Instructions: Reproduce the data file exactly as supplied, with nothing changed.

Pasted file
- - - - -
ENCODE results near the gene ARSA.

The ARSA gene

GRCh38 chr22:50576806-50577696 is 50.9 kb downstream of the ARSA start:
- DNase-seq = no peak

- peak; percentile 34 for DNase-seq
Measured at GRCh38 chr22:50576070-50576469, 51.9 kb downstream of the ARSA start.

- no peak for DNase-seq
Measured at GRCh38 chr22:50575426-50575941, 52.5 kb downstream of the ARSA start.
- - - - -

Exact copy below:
ENCODE results near the gene ARSA.

The ARSA gene

GRCh38 chr22:50576806-50577696 is 50.9 kb downstream of the ARSA start:
- DNase-seq = no peak

- peak; percentile 34 for DNase-seq
Measured at GRCh38 chr22:50576070-50576469, 51.9 kb downstream of the ARSA start.

- no peak for DNase-seq
Measured at GRCh38 chr22:50575426-50575941, 52.5 kb downstream of the ARSA start.